Skip to content

Structured Postgres Regression Tests

I've been using pg_regress tests for a while. It's generally a great way to ensure the behavior of your Postgres code works and continues working as expected. However, as my tests became larger, I started getting lost in them; and there are limits as to what you can test by having a psql session.

If you don't know, pg_regress basically takes an SQL file you give to it and sends it to psql running against a Postgres instance (either managed by pg_regress or by you) and compares the output against a previous stored execution log. If there are no differences, all is good (aka "tests passed".)

But I found that at least in my practice, tests tend to become rather large and it's hard to find separation between steps, individual tests and so on. Of course, you can put every individual test into a separate file, but that feels like a bandaid.

So I thought, "how can I structure this better? There must be a way."

My hunch was that if I can put both inputs (queries) and outputs (results, errors, etc.) into a machine-processable format that is also very visual, I can do a lot with it. I didn't want to write JSON, though. It doesn't force you into having a visual structure.

Unsurprisingly, YAML fit the bill. As much as I may not be its fan (it has design flaws and is definitely being overused for, uhm, "programming"), but it does provide a good visual structure, can be essentially queried and has some interesting features like tags and anchors. And, importantly, it has pretty good support for multiline strings1!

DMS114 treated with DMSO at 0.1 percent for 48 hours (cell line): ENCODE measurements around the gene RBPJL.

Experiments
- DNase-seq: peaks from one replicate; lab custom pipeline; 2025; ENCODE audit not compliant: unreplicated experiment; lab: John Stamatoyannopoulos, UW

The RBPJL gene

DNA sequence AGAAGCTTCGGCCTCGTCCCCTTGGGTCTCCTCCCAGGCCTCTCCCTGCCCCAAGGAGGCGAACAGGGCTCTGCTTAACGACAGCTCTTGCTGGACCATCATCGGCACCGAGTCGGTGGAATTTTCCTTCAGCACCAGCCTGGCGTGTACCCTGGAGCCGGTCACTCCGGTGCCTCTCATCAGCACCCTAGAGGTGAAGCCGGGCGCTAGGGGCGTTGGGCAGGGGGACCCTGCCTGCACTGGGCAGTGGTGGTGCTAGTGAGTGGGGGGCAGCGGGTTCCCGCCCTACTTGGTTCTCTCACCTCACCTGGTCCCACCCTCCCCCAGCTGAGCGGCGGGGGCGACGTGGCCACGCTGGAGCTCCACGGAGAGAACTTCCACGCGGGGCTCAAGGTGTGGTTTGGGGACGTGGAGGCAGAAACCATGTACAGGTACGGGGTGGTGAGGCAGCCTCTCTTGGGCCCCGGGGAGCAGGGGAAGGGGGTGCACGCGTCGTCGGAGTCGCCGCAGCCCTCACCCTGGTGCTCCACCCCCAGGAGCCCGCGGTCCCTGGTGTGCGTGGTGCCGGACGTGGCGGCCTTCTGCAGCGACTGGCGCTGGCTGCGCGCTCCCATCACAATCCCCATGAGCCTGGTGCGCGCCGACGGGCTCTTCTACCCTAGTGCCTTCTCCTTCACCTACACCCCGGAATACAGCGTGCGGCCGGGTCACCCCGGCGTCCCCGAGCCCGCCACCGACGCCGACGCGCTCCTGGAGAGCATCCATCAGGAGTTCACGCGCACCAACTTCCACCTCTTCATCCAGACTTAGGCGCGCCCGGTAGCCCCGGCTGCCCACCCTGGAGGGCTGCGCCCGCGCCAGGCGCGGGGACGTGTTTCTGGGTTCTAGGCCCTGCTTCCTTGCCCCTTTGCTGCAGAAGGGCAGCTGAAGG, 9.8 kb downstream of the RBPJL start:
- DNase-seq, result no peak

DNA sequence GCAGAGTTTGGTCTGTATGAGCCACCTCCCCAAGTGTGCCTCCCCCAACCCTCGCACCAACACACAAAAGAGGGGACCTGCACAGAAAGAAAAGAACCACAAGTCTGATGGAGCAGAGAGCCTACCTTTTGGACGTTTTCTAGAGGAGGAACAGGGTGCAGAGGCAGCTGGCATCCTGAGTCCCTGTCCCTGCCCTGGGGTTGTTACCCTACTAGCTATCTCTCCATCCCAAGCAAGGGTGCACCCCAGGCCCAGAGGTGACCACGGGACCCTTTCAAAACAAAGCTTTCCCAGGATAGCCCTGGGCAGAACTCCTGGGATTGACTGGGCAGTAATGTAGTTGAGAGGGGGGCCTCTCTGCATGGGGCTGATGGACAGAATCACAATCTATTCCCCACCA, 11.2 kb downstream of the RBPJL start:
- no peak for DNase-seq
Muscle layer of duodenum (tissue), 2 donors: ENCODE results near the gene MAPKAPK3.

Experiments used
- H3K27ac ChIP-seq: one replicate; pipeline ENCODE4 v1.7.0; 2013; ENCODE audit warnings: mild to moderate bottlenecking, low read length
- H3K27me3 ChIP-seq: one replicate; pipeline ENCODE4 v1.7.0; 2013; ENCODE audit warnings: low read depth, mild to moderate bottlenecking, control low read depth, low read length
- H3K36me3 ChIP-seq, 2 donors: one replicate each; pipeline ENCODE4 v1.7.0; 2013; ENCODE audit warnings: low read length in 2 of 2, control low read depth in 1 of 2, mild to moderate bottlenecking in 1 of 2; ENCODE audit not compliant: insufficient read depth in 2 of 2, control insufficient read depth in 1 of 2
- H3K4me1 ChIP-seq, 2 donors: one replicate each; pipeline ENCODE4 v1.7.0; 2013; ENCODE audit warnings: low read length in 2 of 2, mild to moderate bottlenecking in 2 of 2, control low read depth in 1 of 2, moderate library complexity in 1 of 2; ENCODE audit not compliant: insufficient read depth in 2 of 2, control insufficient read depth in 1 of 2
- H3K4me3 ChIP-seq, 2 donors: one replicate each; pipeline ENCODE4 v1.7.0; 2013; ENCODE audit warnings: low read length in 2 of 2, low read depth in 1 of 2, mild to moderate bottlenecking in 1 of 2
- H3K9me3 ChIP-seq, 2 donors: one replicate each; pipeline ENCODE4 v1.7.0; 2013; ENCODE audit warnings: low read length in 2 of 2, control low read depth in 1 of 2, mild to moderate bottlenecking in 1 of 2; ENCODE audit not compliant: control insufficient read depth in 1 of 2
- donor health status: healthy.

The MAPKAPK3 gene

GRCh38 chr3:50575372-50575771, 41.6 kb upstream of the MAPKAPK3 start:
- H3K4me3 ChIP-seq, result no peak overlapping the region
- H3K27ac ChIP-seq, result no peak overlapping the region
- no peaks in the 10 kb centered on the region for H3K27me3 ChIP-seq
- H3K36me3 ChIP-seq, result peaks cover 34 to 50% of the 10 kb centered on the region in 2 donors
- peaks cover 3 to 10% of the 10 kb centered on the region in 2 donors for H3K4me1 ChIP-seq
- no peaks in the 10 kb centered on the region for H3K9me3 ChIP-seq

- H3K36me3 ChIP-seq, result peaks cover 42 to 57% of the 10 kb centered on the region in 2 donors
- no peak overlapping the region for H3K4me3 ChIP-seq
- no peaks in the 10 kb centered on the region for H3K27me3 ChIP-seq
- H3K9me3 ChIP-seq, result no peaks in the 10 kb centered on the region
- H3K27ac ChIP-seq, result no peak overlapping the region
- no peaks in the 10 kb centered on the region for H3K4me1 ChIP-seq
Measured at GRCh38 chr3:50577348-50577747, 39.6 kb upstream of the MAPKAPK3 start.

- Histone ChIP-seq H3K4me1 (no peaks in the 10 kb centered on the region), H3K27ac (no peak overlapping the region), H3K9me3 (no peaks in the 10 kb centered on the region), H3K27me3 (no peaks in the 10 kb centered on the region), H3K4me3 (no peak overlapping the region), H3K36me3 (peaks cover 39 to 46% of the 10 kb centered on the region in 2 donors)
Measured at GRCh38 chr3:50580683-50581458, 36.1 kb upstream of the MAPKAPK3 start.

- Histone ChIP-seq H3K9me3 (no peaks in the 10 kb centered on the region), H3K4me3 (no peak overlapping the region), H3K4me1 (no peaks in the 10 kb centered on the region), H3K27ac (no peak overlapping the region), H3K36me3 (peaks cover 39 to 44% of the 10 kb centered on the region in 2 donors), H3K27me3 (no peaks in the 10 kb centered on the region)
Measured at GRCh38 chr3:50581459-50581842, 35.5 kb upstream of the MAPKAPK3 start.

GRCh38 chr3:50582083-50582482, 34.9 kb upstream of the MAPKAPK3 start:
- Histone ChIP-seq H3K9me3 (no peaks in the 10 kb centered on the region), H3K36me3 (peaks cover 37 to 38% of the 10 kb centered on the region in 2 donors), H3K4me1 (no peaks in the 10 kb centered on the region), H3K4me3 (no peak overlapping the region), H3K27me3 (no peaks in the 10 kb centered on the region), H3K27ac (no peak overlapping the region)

So, instead of having something like this in your test:

select true as value
(1 row)    

...what if you can have something a bit more structured?

query: select true as value
- value: t

At this point I got excited and decided that there's no going back and pg_yregress was prototyped.

By focusing on the structure one can feed into it, one can provide a lot of information to it, such as:

  • configuration of the instances to be tested against
  • initialization sequences
  • reusable queries (hello, YAML aliases!)
  • sending tests to multiple instances (want to test a replication scenario?)2

Unlike pg_regress, it doesn't use psql and this opens some interesting opportunities. For example, it can be used to test binary encodings as it simply uses libpq:

query: select true as value
binary: true
- value: 0x01

Also, it wraps queries into transactions by default3, which removes a lot of begin/rollback noise in pg_regress-based tests.

It's still pretty new and rough around edges but I am already migrating Omnigres to it and will continue adding necessary features and improving the user experience. Check out the documentation if you are interested.

Feedback, suggestions and contributions will be appreciated, so don't be shy!

  1. not a lot of queries easily fit into a single line, so... 

  2. Not all features are ready, please be patient or consider contributing. I'll get to it if you don't! 

  3. Actually, there's no way to turn this behavior off right now, but it'll come soon as it is a trivial change.